During the planning step we will work together to set expectations and agree on various aspects of the model and the developmental process. A key component of the planning process is to identify the decisions that the modelling needs to support and the most important predictions that need to be made. Agreed modelling objectives and the intended use of the model will be documented and guide further stages of the modelling project.
At this point our team will present you with a pathway to the best possible solution for your needs.
In this step we will undertake a review of all available site-specific data and information to identify and describe the processes that control or influence the movement and storage of groundwater and solutes in the hydrogeological system. The physical processes, hydrologic and geologic features that are deemed to be most important to the predictions of interest will considered in the development of a conceptual model of groundwater flow. The dominant sources of uncertainty in model predictions will be qualitatively identified and project planning revised to pursue to goal of reducing uncertainty in important predictions and decisions. The conceptual model(s) will form the basis for further numerical modelling.
Construction is the step when selection of the numerical method, modelling software, and appropriate model dimension occurs. The model domain and the spatial and temporal discretisation to be used in the model is defined. This process is based on the conceptual model and simplifications are guided by the predictions necessary for decision support and available groundwater observations that can reduce uncertainty in predictions through calibration.
Uncertainty analysis is a critical step in the modelling process because all model predictions are uncertain as they are simplifications of reality. Predictive uncertainty is considered throughout all stages of modelling with the goal of reducing the uncertainty in model-based decisions. Model predictive uncertainty is considered through predictive simulations based on multiple alternative model parameter sets and potentially, alternative conceptual models.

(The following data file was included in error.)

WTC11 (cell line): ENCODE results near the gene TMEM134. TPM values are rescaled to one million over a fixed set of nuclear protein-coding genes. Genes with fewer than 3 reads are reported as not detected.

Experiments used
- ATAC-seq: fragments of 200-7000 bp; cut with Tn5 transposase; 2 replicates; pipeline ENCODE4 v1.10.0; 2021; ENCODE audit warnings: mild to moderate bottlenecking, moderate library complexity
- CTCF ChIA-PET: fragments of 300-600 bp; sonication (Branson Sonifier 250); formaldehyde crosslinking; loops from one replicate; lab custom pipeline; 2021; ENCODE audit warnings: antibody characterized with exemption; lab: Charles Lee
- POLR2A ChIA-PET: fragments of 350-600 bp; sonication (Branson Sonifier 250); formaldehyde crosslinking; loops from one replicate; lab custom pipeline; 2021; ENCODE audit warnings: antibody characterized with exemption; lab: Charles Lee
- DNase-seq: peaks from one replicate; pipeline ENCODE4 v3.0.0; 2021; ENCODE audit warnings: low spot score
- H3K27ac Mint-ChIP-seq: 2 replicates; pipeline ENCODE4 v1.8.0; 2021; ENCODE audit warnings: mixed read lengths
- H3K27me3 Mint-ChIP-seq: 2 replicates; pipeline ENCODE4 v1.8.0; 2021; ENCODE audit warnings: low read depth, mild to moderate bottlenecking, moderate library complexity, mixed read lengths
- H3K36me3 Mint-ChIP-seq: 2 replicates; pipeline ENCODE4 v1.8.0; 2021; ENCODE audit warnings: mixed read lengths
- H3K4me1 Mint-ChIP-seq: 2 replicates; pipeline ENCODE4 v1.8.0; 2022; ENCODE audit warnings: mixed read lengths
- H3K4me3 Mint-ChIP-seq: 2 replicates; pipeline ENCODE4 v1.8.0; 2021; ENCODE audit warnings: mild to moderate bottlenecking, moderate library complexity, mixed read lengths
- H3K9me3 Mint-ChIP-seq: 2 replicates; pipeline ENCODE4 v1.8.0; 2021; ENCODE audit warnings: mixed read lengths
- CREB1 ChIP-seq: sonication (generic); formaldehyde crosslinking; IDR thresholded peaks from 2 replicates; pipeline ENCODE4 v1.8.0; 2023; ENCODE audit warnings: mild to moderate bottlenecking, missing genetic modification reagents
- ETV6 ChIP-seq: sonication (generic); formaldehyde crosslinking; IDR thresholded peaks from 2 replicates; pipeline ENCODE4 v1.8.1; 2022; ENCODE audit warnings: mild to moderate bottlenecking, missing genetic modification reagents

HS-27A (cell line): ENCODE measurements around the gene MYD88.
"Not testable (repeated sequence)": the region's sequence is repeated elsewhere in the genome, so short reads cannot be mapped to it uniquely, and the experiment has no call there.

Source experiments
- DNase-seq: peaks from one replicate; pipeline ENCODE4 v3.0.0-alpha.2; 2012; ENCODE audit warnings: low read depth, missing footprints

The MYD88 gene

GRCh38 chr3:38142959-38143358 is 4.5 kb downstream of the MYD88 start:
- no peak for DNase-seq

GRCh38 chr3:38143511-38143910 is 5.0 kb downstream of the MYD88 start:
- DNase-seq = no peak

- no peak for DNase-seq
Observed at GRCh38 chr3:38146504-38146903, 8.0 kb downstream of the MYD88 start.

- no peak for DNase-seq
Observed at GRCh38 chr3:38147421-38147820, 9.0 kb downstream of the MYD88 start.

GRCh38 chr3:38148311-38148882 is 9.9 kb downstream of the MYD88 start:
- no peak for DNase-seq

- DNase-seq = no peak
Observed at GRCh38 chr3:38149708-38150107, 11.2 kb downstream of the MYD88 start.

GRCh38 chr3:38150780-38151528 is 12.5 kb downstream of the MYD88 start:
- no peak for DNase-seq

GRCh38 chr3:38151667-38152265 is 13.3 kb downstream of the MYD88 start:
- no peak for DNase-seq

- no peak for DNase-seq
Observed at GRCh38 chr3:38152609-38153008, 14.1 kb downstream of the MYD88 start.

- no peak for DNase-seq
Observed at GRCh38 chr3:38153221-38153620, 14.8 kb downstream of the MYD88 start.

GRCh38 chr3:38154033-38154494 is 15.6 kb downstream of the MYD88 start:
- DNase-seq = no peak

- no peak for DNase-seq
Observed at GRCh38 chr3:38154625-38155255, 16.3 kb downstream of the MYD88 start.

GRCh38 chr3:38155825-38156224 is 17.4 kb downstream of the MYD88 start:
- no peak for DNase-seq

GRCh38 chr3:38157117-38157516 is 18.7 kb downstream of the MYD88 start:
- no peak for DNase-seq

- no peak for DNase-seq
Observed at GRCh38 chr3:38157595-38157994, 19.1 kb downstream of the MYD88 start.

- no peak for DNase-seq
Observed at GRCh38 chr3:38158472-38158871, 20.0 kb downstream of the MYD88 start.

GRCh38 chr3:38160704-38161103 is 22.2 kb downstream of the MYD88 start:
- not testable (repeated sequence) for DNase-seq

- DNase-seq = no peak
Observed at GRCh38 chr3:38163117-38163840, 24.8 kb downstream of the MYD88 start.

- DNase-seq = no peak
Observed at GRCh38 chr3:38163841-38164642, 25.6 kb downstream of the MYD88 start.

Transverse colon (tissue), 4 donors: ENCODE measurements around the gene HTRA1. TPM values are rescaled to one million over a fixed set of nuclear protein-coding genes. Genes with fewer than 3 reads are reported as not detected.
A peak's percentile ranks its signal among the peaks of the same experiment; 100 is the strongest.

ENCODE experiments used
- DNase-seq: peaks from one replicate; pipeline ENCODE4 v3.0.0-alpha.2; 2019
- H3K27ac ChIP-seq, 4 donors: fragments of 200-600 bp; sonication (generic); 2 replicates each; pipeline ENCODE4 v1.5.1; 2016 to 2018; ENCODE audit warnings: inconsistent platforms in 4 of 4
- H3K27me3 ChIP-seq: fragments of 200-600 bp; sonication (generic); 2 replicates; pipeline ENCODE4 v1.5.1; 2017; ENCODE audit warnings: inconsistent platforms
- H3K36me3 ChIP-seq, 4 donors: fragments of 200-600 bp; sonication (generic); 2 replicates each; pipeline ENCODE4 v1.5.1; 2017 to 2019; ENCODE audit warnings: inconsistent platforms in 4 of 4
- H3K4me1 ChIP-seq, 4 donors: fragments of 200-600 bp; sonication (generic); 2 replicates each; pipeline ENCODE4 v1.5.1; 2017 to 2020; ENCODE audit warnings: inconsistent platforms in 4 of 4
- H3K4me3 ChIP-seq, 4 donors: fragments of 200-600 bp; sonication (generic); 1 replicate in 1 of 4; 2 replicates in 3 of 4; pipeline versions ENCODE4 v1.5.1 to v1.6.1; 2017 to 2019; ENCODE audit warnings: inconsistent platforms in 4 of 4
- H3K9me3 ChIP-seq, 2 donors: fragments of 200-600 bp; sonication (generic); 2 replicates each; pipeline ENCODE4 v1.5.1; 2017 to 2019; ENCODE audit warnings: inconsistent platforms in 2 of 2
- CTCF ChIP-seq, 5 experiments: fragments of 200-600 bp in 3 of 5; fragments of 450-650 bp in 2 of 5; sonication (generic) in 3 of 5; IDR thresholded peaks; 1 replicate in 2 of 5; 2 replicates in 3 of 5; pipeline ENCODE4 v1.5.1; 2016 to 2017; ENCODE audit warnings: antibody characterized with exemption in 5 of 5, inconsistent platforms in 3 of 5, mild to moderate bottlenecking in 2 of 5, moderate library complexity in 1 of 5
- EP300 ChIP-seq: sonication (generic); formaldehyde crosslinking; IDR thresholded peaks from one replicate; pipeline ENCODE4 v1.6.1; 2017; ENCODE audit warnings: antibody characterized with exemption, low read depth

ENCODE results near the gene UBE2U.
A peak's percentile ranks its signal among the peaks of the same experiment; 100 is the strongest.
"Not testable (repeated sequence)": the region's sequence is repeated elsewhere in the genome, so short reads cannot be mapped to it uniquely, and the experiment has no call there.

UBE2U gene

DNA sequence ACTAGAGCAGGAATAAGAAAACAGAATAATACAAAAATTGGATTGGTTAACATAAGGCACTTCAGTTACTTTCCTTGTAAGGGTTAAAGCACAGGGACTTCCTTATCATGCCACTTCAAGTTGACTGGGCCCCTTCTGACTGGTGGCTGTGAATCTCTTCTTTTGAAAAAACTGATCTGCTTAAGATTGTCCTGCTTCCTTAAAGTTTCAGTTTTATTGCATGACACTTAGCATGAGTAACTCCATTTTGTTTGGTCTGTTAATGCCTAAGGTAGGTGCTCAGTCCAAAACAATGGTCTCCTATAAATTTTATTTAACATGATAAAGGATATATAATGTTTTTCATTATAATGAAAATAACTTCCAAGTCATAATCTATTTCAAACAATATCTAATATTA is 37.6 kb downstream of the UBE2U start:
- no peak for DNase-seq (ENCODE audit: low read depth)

Modelling and uncertainty analysis prior to data collection can be used to optimize field programs to collect the best dataset for reducing the uncertainty in key predictions.
Calibration involves an iterative process to estimate parameters describing hydrogeological properties and boundary conditions so that the models results closely match historical observations.
For risk-based decision-making model calibration involves estimating a suite of alternative model parameter sets that all cause the models to adequately reproduce observations and allow for calibration constrained prediction uncertainty analysis. Through this process collection of observation data reduces uncertainty in key model predictions and improves confidence in model-based decisions.
Model reporting includes documentation and communication at different stages of the model through a written technical document. The report will describe the model, all data collected and information created through the modelling process and will be accompanied by an archive of all the model files and all supporting data so the results presented in the report can, if necessary, be reproduced and the model used in future studies.